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I do not know much beyond high school Physics. Thus, I am asking this question from almost layman's perspective:

What, as per the best of our existing knowledge and widely accepted among the scientific community, are the models of creation of the universe, and what is their core argument?

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Are you asking about the Earth i.e. the creation of the Solar System, or about the whole universe? In either case summarising what's known would be a multi-page essay. –  John Rennie Oct 25 '12 at 17:36
    
@JohnRennie I am indeed asking about the universe. While I can imagine, it will be long in size, I hope some experts here can balance out size and knowledge dissemination. –  check123 Oct 25 '12 at 17:40
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Related: physics.stackexchange.com/q/11136/2451 –  Qmechanic Oct 25 '12 at 18:19
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Related: physics.stackexchange.com/q/7359/7924 –  Arnold Neumaier Oct 25 '12 at 18:33

4 Answers 4

If you mean by world the earth, you can find a fairly good discussion at
http://en.wikipedia.org/wiki/Formation_and_evolution_of_the_Solar_System

If you mean by world the universe:

The big bang is a singularity, and we can study scientifically only what came out of it. See, e.g.,
http://en.wikipedia.org/wiki/Big_Bang
Thus there is no model of creation of the universe widely accepted among the scientific community.

However, there are various scientific speculations based on physical reasoning, e.g.,
Eternal inflation, http://arxiv.org/abs/hep-th/0702178
Extra dimensions, http://www.superstringtheory.com/cosmo/cosmo4.html
Big crunch, http://arxiv.org/pdf/hep-th/0108187
Cyclic universe, http://arxiv.org/abs/hep-th/0111098
Big bang particle lattice, http://www.awesomeanimator.com/bigbangstatevector.pdf

Now or in former times widely accepted models for the creation of the universe can be found not in science but in theology, e.g.,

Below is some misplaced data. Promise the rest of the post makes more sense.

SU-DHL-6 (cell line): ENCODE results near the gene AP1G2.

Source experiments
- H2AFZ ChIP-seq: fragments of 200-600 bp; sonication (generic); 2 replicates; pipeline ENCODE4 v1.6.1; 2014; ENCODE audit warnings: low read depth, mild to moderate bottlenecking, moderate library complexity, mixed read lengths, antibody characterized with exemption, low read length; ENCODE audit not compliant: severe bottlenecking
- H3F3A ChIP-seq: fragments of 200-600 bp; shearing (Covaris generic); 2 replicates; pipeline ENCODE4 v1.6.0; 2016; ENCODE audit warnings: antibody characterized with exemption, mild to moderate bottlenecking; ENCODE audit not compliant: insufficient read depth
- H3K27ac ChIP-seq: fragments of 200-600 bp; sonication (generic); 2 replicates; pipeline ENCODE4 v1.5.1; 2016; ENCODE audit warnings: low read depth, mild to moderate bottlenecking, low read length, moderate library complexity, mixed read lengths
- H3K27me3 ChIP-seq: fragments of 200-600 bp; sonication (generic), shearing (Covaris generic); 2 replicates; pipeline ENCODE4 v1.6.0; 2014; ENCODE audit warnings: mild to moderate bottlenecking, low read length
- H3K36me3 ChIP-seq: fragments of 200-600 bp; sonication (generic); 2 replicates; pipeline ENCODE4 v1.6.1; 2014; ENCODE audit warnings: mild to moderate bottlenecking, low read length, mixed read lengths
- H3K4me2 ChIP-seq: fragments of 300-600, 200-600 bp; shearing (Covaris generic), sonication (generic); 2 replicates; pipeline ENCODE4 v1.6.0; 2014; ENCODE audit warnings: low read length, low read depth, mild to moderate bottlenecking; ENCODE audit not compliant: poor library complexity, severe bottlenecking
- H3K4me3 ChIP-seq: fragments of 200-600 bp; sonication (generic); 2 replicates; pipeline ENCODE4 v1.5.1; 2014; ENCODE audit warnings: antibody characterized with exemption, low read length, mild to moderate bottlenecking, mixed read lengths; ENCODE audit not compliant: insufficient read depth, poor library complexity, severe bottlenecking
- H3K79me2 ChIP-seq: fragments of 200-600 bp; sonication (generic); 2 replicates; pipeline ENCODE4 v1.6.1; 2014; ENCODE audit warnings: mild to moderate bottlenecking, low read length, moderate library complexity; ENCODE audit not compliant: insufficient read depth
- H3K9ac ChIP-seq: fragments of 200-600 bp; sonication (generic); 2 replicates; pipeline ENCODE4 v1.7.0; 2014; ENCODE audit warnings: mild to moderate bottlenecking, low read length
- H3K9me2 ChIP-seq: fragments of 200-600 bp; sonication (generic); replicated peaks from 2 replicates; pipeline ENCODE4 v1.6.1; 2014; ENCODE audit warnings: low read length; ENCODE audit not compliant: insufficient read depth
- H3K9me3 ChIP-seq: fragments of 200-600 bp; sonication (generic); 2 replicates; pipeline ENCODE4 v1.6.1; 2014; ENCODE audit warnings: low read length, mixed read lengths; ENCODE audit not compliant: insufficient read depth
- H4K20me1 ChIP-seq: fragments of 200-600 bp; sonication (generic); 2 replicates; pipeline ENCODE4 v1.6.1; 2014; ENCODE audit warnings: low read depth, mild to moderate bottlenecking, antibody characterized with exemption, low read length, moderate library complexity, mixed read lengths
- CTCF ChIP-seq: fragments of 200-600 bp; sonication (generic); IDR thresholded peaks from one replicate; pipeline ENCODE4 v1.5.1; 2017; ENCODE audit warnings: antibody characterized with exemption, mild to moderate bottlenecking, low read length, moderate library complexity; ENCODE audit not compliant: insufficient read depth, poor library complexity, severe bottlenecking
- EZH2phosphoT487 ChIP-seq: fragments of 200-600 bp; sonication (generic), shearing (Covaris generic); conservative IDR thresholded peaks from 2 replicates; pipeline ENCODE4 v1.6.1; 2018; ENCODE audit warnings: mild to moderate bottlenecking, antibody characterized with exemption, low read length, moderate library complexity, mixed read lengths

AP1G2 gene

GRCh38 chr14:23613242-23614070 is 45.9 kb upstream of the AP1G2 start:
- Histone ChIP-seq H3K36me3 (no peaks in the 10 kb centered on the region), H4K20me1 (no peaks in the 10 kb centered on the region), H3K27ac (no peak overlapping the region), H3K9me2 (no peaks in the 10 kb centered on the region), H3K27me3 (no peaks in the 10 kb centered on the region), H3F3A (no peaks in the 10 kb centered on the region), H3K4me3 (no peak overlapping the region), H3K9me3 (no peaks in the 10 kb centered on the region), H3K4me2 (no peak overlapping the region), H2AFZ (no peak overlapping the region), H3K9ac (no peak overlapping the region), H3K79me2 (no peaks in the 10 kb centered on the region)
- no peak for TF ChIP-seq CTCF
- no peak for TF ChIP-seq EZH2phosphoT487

http://www.catholic.com/tracts/creation-and-genesis
http://www.talkorigins.org
http://www.aljazeerah.info/Islamic%20Editorials/2007/October/Creation%20and%20Evolution%20in%20the%20Holy%20Qur%27an%20By%20Hassan%20El-Najjar.htm
http://www.answering-islam.org/Shamoun/creationdays.htm
or mythology, e.g.,
http://dept.cs.williams.edu/~lindsey/myths/myths.html
http://www.desy.de/gna/interpedia/greek_myth/creation.html
http://www.egyptartsite.com/crea.html

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They are knowledge, according to those who hold or held this view, though not scientific knowledge. As I said, there is no scientific knowledge about the creation of the universe. I had already given a Wikipedia link to the scientific speculations. These might be better or worse than the nonscientific ones, who knows? –  Arnold Neumaier Oct 25 '12 at 18:26
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Ok, if this answer will look less confrontational and dismissive of fundamental physics and physicists then, I'll remove the downvote I've left as a sign of my strong disagreement too :-) –  Dilaton Oct 25 '12 at 18:43
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Theology is not something to "turn" to, it's something to "resort" to with embarrassment. Theology doesn't carry any explanatory power. Suppose I asked you how a microwave oven works, and you say "It's magic". You've given me an "answer", but it explains nothing. All the Bronze-age creation stories that we still believe in are the same way: they don't explain anything, and only serve to confuse people and discourage them from seeking a true explanation. –  Dmitry Brant Oct 25 '12 at 19:10